Essential oils are becoming popular by the day. These natural aromatic volatile compounds, obtained from different parts of plants, swiftly change their state from solid or liquid to gas at even normal room temperature. We find a number of manufactured goods in the market that utilize essential oils but its at-home uses are just as efficacious. Laxmi Dutta Panta, from Herbs Production and Processing Co. Ltd (HPPCL), tipped The Week on some DIY methods for using essential oils. Though there are hundred of ways you can use essential oils at home, Panta shares some of the most common ones here with The Week.
Essential oils not only smell good and freshen air but many are also known for their great anti-microbial and anti-bacterial properties. You can use lavender or jasmine essential oil for a fragrant smelling room but if you want stronger action other than just eliminating odors then maybe lemon oil is the way to go. Here are some ways in which you can use various essential oils for household purposes.
• Use lemon oil with your dishwasher to get rid of intense stains or clean burnt utensils with minimal effort.
• Add a few drops of tea tree oil or lemon oil to freshen up smelly shoes.
• Spray a mixture of rosemary, tea tree oil, or eucalyptus oil to eliminate cigarette fumes from an enclosed space.
• Place a cotton ball soaked in lime or lemon oil behind your toilet bowl and you get an effective bathroom freshener.
• Use clove, cinnamon, or citrus essential oils to eliminate all kinds of kitchen odors.
• Mix a few drops of lemon oil to your water before washing fruits and vegetables to remove any lingering bacteria.
• Add bergamot or lime oil to your cleaner and use it as a scrub for your bathroom sink or bathtub.
• Lemon oil and tea tree oil mixed with water has impressive disinfectant functions.
• Diffuse cinnamon essential oil in air and enjoy its antimicrobial properties.
Got a headache? There’s an essential oil for that. Have a hard time sleeping? There’s an essential oil for that too. Have a skin problem? There are tons of essential oils for that. Pretty much everyone — save, occasionally, for pregnant women and young children — can benefit from a boost of essential oil. The trick is finding which ones work for you, because like any skin product, different types have different functions.
• First things first, while using essential oils for skincare purpose it is best if you apply them directly on the affected area.
• A drop each of lemongrass oil, citronella oil, and eucalyptus oil with one teaspoon of coconut oil makes a natural bug repellent that you can apply on bare skin.
• A mixture of coconut oil, shea butter, helichrysum oil, and lavender essential oil can be used as a homemade toxic free sunscreen.
• Geranium oil or ylang ylang oils are best suited for oily and acne prone skin as they balance oil production and help treat acne and eczema.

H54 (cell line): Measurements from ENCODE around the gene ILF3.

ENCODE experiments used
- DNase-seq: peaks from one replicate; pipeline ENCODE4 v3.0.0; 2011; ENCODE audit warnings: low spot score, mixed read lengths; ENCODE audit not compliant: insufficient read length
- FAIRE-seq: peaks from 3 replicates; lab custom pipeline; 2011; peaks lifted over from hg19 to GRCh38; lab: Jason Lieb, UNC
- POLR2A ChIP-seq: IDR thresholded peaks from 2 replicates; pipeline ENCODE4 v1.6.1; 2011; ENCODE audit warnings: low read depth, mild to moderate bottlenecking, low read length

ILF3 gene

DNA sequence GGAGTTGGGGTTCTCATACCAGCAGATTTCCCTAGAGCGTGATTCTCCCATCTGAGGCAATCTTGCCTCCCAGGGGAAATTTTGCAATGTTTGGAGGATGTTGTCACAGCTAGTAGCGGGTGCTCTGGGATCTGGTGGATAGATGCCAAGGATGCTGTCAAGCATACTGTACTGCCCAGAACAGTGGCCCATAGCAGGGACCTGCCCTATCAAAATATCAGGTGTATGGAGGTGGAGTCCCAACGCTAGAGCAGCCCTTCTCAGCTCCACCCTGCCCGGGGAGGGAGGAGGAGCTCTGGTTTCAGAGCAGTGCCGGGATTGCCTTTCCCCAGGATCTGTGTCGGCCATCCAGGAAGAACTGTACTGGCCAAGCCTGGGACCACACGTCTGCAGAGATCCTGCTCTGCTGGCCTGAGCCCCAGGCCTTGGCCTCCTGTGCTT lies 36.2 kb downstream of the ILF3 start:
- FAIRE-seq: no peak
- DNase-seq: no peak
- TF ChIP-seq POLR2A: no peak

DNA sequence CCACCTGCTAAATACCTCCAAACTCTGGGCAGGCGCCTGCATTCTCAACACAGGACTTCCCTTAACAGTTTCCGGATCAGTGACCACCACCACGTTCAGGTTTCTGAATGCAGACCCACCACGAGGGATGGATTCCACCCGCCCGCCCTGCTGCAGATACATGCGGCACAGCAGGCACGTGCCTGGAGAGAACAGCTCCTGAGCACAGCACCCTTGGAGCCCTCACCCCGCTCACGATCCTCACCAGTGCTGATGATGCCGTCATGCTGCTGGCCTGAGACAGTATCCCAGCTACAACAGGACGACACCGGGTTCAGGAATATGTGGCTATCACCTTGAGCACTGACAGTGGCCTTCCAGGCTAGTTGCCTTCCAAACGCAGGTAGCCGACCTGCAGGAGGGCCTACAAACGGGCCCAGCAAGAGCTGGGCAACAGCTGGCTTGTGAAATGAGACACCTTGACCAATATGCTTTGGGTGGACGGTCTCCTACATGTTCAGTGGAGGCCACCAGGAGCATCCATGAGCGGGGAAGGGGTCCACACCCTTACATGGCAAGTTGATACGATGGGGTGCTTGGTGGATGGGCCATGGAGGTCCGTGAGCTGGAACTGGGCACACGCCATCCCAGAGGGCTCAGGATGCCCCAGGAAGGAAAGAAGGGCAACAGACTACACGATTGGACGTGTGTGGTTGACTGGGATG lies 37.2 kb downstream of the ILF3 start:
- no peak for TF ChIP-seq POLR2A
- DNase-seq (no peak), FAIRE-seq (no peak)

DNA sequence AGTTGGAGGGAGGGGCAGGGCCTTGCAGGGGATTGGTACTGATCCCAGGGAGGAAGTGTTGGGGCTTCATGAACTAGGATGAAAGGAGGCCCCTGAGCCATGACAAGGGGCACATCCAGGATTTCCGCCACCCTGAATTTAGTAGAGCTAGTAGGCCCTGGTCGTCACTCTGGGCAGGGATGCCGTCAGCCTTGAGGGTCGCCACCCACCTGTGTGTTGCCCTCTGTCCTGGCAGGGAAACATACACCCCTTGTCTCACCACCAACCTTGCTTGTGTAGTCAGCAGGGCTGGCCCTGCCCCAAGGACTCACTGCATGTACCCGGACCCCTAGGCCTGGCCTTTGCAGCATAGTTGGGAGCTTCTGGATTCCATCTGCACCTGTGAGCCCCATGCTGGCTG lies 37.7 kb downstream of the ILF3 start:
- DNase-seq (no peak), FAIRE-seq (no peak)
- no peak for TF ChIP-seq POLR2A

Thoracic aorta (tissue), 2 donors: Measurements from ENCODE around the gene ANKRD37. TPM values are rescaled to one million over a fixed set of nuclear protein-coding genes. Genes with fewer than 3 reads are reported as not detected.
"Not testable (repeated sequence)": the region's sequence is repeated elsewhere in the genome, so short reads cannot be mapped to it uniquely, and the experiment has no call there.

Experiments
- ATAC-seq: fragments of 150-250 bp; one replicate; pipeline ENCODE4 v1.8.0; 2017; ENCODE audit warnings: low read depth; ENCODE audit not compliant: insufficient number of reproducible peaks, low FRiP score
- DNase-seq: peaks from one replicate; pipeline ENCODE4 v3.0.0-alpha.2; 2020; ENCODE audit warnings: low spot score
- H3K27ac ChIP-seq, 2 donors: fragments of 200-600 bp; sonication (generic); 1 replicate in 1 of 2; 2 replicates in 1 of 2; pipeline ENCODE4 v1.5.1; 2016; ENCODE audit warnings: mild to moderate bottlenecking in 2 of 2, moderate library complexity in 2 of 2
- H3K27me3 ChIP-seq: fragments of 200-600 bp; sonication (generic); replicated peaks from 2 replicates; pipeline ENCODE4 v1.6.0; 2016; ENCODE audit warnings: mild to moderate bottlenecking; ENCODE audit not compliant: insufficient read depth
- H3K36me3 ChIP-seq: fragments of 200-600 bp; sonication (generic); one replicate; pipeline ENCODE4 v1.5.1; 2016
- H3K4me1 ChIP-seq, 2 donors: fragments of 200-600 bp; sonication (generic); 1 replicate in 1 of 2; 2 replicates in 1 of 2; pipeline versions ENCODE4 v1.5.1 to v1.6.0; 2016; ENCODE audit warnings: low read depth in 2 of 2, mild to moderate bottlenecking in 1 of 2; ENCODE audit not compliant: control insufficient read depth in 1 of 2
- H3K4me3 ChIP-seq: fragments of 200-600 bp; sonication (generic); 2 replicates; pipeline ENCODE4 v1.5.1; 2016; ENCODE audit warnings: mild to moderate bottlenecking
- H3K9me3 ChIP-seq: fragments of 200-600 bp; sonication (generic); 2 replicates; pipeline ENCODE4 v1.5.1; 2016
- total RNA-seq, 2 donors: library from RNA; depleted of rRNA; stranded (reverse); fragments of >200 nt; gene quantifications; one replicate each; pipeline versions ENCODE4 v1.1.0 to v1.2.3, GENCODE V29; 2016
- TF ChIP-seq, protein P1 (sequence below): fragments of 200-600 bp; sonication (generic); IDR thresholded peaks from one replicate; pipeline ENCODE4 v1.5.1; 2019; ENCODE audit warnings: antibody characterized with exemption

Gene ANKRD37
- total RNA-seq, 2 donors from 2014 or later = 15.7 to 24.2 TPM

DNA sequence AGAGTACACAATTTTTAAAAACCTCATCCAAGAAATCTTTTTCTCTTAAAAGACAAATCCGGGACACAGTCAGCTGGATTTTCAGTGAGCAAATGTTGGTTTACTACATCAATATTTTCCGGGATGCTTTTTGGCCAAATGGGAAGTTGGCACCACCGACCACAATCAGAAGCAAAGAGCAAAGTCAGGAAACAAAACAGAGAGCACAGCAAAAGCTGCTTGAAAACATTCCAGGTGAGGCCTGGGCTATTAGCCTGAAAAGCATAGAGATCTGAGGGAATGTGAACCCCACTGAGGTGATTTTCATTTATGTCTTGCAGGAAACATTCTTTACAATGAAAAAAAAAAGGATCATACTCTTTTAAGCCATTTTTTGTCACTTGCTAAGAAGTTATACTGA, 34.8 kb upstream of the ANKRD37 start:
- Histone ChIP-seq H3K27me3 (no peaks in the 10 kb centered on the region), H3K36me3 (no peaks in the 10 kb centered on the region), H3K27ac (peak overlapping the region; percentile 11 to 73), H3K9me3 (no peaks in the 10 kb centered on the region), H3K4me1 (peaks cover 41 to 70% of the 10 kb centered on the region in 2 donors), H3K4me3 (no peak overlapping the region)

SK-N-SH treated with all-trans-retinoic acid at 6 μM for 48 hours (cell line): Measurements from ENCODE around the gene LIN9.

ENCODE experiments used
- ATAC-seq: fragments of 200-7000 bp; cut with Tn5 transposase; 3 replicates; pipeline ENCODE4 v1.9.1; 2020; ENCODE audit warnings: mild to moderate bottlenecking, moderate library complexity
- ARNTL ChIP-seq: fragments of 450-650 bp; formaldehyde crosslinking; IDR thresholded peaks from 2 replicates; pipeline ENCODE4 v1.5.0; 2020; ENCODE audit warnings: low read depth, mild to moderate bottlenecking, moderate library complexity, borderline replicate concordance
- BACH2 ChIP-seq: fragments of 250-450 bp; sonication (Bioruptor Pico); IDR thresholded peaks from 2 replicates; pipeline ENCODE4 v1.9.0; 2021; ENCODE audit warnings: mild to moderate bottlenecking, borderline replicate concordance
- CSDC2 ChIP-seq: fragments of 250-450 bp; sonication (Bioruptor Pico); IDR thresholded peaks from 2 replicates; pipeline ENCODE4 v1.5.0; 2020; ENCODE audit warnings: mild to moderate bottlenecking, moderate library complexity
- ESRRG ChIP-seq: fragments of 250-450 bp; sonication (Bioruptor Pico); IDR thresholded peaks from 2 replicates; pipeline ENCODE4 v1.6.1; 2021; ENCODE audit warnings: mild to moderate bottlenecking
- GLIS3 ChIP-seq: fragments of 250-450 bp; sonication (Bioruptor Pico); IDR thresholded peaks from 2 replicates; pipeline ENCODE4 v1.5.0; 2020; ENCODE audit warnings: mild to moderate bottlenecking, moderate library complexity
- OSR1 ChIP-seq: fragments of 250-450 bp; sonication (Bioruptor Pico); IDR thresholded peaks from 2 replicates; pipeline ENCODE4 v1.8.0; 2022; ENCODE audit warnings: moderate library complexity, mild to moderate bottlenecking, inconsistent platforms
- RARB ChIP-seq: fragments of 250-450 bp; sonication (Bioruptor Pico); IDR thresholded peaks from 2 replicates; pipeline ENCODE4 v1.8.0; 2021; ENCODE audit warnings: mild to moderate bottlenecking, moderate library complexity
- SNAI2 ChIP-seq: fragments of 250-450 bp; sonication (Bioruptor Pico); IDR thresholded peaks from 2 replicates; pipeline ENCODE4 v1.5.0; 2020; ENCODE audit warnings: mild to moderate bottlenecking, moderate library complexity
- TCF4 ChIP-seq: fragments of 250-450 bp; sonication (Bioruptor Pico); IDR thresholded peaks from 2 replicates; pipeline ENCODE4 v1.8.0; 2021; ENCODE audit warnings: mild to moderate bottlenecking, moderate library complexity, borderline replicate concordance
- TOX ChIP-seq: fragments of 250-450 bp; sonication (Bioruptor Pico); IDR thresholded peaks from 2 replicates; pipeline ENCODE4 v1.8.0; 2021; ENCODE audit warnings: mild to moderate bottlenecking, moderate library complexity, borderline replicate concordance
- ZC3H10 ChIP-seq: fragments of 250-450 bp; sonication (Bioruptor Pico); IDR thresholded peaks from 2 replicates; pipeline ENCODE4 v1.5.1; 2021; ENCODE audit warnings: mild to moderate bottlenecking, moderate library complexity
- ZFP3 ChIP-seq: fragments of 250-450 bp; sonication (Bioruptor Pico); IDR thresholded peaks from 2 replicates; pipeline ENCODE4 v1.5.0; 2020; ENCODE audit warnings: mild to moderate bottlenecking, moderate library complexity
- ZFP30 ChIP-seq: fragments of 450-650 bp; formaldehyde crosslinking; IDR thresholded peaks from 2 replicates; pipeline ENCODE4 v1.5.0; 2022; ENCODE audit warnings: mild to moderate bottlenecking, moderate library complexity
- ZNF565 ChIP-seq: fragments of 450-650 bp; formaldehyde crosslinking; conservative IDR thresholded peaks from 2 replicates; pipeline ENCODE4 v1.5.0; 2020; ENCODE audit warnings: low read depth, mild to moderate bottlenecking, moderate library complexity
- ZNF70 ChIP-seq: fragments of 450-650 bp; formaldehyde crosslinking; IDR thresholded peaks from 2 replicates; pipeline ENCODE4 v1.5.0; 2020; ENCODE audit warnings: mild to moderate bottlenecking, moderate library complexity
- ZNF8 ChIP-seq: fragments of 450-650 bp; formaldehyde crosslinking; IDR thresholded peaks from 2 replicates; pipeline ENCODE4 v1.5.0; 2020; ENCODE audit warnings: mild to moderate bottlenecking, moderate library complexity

• Sensitive skin benefits from the use of basil (tulsi) and chamomile oil. These essential oils have also been known to help with inflammation.
• Antifungal and antibacterial compounds like tea tree oil, lavender oil, juniper oil and basil oils can be used to treat cuts or scrapes, and skin irritations. Juniper oil also speeds up healing time for scrapes and cuts.
• Lemongrass and cypress essential oils both have astringent functions. They also shrink up prominent blood vessels (like the ones visible in your hands, feet and neck).
• You can use neroli or clary sage oil to fight the signs of aging and revitalize mature and puffy skin.
In foods and drinks
Essential oils can change the taste of your food item or dish in a matter of minutes and take the taste up several notches. However, it is important to use high-quality essential oils in food and drink recipes. You should also keep in mind that the essential oils you use are of food grade and not perfume grade. The latter isn’t safe for consumption. You can also use fresh herbs instead of essential oils in food, for instance instead of rosemary or basil oil use fresh rosemary or basil.
• Citrus oils are the most versatile essential oil for cooking (or drinking) purposes. Mix a few drops of any kind of citrus oil with water, smoothies and other drinks and relish its freshness. Add to stir-fries and casseroles, one-pot meals, and even in dips.
• Peppermint oil has extraordinary freshening properties. You can add this to any food for fresh flavor or even to your water if drinking plain water isn’t your thing. It also eases an upset stomach and helps in energy stimulation.
• Add oregano or basil oil to your tomato sauce or black pepper oil to your salsa to jazz up the taste.
• Try lavender in dessert recipes like scones. Simple syrups added to beverages like lemonade, and even savory dishes like fish bakes can make it more interesting. Just a couple of drops for the whole recipe will add a touch of that unique floral flavor to take your recipe from bland to gourmet.
• Ginger, cinnamon and cardamom oils are used to spice up food and drinks. You can literally add them to any food/drink of your choice for some extra zing. They are also good sources of antioxidants and help in digestion.
• You can take any essential oil (that you like the taste and smell of) and add it to your food (or drink) to spike its taste. But again, keep in mind its food grade essential oil. That’s of paramount importance.